Today’s economic outlook from the National Association of Business Economists continues to reflect the prevailing view: slower growth, heightened downside risk, and a slim likelihood of a recession in the next six months.
From the survey:
• Panelists expect economic growth—as measured by inflation-adjusted gross domestic product (real GDP)—to continue. The median forecast for GDP growth in 2019 is 2.3%, unchanged from the October survey. Respondents anticipate GDP growth will register 1.8% in 2020, also unchanged from the October survey. Real GDP increased 2.9% in 2018.
• On a year-over-year basis, the median projection is for real GDP to rise 2.1% from the fourth quarter (Q4) of 2018 to Q4 2019 and by 1.9% through Q4 2020. In comparison, real GDP increased 2.5% year-overyear in Q4 2018. No panelists forecast a recession in 2020 (two quarters of negative GDP growth), although the median of the five most pessimistic forecasts indicates a decline of a 0.1% annual rate in Q4 2020.
• Overall, the view for the future improved compared to the October survey. In that survey, 81% of panelists indicated the balance of risk was tilted to the downside, compared to 71% in the December survey. Furthermore, 19% of the panelists currently believe the balance of risk is to the upside—an increase from the 8% of respondents who held this view in October. The share of panelists that believes risks are equally balanced remains at 10%.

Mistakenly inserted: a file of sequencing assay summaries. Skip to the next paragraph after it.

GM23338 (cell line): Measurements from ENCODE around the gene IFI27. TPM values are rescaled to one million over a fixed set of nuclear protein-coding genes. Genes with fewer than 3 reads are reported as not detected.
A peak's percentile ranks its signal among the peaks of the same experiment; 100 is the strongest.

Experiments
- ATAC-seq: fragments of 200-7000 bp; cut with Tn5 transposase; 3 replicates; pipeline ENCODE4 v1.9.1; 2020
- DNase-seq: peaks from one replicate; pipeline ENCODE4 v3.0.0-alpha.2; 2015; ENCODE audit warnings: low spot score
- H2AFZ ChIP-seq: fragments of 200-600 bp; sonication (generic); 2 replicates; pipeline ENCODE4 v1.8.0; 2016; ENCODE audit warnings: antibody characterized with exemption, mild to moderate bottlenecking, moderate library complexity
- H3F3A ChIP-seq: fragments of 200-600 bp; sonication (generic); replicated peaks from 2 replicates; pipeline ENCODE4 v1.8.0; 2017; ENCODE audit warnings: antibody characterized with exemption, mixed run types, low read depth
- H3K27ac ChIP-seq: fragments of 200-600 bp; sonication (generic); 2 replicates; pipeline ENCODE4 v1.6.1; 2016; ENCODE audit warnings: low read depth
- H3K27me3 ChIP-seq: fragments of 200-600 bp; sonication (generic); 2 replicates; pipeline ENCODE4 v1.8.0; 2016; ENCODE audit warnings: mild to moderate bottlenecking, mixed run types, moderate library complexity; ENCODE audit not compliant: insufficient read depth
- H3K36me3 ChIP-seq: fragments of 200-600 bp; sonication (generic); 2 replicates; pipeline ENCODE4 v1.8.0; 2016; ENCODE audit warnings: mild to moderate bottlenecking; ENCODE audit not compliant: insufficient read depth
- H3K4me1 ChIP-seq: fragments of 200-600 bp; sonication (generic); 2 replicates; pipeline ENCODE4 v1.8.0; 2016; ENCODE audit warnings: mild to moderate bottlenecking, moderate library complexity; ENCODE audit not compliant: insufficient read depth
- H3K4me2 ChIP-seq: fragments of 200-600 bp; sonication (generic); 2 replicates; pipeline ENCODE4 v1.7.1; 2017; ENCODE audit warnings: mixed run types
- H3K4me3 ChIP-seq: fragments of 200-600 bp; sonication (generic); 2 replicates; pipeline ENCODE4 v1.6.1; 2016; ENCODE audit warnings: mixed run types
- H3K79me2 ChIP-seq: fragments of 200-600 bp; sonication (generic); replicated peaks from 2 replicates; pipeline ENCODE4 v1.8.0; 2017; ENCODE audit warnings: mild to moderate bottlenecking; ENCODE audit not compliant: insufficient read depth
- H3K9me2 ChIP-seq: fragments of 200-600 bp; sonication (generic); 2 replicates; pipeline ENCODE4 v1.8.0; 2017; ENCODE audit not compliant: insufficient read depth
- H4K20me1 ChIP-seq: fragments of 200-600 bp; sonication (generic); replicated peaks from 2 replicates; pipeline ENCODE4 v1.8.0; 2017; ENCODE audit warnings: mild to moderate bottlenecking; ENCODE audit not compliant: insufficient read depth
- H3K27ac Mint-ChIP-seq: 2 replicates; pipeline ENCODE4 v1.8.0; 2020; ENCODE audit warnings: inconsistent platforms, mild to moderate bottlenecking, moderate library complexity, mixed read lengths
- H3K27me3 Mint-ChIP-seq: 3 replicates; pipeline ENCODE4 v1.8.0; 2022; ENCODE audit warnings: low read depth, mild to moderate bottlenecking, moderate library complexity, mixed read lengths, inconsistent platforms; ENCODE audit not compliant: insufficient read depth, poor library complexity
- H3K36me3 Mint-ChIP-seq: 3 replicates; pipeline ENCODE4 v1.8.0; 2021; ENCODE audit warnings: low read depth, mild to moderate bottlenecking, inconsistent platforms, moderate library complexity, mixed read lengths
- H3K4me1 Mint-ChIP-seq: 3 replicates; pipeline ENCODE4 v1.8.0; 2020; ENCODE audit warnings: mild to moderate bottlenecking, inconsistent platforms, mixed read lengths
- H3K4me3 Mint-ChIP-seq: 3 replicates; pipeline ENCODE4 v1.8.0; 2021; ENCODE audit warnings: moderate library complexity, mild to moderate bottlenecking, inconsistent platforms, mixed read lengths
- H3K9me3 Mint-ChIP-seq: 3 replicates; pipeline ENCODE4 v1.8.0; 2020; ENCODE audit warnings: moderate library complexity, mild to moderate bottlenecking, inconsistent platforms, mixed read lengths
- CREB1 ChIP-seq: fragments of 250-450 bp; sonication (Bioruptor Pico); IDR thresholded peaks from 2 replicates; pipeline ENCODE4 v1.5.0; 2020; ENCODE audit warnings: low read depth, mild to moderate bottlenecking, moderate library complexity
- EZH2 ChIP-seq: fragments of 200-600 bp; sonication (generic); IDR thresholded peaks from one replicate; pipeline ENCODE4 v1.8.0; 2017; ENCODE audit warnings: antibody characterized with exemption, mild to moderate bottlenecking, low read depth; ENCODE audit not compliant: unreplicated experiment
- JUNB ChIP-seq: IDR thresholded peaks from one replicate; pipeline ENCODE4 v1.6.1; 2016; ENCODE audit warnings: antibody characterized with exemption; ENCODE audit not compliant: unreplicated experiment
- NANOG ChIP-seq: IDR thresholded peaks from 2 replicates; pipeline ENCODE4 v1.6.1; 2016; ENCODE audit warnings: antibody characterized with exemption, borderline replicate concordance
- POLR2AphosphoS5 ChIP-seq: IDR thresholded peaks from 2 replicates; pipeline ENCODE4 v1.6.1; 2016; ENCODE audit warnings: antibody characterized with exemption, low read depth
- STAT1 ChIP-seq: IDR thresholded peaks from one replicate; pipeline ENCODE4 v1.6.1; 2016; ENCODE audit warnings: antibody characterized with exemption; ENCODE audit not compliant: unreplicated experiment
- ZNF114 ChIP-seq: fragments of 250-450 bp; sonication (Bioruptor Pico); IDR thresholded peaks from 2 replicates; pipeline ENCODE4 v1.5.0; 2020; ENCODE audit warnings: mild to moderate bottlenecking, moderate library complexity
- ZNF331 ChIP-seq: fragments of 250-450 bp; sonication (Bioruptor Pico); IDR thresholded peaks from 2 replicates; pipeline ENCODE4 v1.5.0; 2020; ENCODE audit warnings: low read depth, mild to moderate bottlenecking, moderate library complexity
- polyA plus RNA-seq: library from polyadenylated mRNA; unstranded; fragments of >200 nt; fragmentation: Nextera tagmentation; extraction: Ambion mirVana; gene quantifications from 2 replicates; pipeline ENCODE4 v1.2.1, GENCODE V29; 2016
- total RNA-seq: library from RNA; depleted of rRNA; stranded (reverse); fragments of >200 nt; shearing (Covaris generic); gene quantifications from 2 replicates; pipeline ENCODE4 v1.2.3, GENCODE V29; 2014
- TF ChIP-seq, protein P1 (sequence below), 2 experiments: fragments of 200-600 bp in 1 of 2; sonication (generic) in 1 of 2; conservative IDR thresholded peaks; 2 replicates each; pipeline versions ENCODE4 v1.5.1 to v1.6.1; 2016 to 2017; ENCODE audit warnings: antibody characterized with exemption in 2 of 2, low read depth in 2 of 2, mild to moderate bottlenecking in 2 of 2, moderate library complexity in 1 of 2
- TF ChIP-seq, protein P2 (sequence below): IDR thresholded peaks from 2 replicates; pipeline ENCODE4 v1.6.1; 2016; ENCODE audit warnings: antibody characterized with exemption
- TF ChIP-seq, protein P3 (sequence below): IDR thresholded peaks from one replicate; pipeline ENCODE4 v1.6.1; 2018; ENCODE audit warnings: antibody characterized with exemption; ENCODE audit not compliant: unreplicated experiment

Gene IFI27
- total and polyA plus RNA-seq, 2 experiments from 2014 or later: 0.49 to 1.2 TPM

• The odds of a recession occurring through the first half of 2020 remain generally low. Panelists put the odds of a recession starting in the second half of 2019 at 5%, rising to 21% by the first half of 2020 and 43% by the end of next year. Respondents put the odds of a recession starting by mid-2021 at 66%. The odds of a recession beginning after mid-2021are 34%.
The economists expect American consumers to continue driving the economy. Consumer spending, which accounted for almost all U.S. economic growth from July through September, is expected to grow a healthy 2.6% this year and 2.4% in 2020.
On top of last week’s strong jobs report, this about as good as we can expect this year. Plenty of caution flags still flying.